I make plans for daycare. We wander over, we check it out. The daughter of a friend, a little sprite of a girl I’ve known since she was days old, sprints toward me and hugs me tightly. She used to be afraid, anxious and quiet. She grins up at me as she’s wrapped around my butt, and the smile pulls at her face. I look to the woman who runs the center and she smiles softly, tells me “she’s one of our favorites around here” and I can tell she really means it.
I’ve always been slightly terrified of child care, worried that children will either shrivel up into small tiny Watchers or become engulfed in the who’s it/what’s it of any social group, tethered by stuff and shoes and the lack of it. I’ve stared at it, wondering when parents got the chance to know their children. Is it possible when you really only see them on the weekend, or for a few hours here and there through the week? Do they carry your rules and morals with them?
Do they carry your voice?
But here we are. We walked through the back field, Vivian marvelling at the diving boards, Rosalyn gasping at the jungle gym, their mother quietly noting the older well kept neighbourhood. We circled the grey-brown building, yanked at the heavy door.
They have bingo on Monday’s. The old caretaker, gentle and joking, immediately reminded us all of my father. Suddenly, daycare felt more like home than we expected.
My children have never known institutional care. They are in school, and at 6 and 7.5, have only ever had family or friends to care for them. For the past few years, my father has filled this role, and frankly, it’s not working.
Grandpas and rules? They don’t mix. Dinner is not Lucky Charms. School clothes are not pajamas. Granted, these aren’t things that are going to scar a child for life, but they aren’t my expectation for their rearing. But how do I demand, whn I am never there? How to I enforce when I cannot be there to do so?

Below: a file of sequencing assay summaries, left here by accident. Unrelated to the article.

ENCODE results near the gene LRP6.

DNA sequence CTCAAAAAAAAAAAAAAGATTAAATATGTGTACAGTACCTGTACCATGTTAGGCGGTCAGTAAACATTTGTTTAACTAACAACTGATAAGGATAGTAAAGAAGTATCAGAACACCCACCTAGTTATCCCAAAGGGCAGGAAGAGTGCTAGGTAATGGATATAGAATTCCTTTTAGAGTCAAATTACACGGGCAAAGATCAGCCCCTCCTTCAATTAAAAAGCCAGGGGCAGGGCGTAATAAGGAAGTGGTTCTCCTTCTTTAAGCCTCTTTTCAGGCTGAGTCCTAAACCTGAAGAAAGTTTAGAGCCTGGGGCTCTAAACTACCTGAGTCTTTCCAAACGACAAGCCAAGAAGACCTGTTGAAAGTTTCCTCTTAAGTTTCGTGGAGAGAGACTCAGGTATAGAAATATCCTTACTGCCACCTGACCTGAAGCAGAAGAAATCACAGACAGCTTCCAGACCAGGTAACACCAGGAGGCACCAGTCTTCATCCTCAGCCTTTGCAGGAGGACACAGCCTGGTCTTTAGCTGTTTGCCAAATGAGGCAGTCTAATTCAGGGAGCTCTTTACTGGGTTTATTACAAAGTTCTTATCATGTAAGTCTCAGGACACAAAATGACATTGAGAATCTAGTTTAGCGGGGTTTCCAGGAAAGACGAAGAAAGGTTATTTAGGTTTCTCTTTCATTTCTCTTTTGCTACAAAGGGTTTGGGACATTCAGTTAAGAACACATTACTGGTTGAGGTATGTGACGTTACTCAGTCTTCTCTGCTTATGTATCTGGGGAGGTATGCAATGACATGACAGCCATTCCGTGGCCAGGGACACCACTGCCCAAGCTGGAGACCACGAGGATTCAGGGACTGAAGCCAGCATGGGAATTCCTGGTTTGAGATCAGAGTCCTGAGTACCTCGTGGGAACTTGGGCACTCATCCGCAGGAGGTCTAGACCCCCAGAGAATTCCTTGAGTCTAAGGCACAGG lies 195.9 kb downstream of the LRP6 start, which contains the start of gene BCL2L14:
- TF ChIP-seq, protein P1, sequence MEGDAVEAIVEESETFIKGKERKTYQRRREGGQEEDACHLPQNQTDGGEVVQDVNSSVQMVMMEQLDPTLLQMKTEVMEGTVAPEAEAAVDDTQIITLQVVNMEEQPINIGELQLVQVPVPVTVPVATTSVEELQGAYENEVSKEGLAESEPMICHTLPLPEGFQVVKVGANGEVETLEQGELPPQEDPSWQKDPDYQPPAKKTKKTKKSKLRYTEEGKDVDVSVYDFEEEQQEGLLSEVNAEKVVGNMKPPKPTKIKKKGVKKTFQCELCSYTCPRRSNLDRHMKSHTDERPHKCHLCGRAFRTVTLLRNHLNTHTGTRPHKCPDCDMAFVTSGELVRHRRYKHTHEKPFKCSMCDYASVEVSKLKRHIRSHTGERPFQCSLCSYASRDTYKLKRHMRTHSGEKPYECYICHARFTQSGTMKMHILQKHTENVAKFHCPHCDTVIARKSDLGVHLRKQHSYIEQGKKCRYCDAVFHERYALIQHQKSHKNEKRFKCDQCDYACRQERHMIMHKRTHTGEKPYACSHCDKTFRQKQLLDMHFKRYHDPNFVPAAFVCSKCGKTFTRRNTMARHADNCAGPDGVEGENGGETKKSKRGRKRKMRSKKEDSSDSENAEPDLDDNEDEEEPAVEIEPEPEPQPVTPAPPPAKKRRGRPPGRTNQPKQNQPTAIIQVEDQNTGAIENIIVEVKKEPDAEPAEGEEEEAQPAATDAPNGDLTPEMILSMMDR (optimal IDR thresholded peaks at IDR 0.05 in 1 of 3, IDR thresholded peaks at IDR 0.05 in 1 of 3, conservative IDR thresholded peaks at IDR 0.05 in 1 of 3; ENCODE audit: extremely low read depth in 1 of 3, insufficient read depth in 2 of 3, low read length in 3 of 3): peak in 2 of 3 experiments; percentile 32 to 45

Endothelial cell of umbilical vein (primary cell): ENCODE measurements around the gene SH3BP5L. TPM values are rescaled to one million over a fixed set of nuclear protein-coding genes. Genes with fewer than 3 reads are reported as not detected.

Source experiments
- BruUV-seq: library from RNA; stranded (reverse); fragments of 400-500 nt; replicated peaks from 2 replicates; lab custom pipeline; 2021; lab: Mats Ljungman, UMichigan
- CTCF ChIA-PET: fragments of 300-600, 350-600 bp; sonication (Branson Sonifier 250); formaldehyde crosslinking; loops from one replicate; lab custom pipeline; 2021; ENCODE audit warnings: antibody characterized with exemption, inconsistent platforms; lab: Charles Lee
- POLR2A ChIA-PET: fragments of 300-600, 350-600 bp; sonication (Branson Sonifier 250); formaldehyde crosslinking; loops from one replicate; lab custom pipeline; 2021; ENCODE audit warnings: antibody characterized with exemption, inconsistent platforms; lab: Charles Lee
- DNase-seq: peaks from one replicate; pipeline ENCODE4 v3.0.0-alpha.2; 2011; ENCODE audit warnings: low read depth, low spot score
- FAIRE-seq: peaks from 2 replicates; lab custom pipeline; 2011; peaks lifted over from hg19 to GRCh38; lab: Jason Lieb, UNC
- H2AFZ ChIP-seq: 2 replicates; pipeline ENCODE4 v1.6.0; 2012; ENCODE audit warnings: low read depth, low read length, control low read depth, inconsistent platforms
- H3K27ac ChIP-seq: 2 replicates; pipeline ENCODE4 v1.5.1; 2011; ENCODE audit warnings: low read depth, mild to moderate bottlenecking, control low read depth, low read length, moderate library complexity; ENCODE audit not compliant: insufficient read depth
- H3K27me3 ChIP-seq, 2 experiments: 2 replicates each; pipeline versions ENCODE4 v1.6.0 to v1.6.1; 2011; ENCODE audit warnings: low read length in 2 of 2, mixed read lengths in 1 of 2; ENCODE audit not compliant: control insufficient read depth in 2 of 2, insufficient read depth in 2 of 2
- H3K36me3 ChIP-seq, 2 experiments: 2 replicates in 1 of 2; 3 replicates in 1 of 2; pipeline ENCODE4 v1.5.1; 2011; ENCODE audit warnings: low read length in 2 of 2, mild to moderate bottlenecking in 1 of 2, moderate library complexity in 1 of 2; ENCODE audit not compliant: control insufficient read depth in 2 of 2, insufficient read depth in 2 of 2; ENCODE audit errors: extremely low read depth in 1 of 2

And to be honest, I want my house back. I want a silent building when everyone is away, I want no humming, I want the right to leave my fucking dishes on the counter if I damn well please. I pay the mortgage. I keep the heat on. But finding your balance when the live in help that’s saving you hundreds a month is your father?
Fucking hell it sucks. It’s like high school but with even more confusion, and damn it I’m kinda glad to see him go and know that I’ll have a few hours a day at home, between shifts, where NO ONE will be humming, singing, dropping things, smoking or otherwise just “BE THERE”
My children get outings to museums and water parks. I get the seemingly forbidden knowledge of a quiet house I can clean up in peace while listening to Made out of Babies. Loudly, with no complaints or whining.
So sure, I’ll be broke. Sure, I will rarely see my kids. But I will have at least some of the silence I have been so sorely craving these past few months.
I’ve never done care, and so I ask-what should I be ready for? Tantrums? Crying? Being thought “boring” because I don’t do the fun things they do there? Extra acting out because they don’t see me? We’re getting to the age where Mom isn’t cool, but we aren’t quite there. Vivian teeters on the brink of it, scared and looking back, but ready. Ros would crawl back IN the womb if possible.
So I’m nervous for them. I’ve been so lucky to do this with only friends and family. But I think it’s time.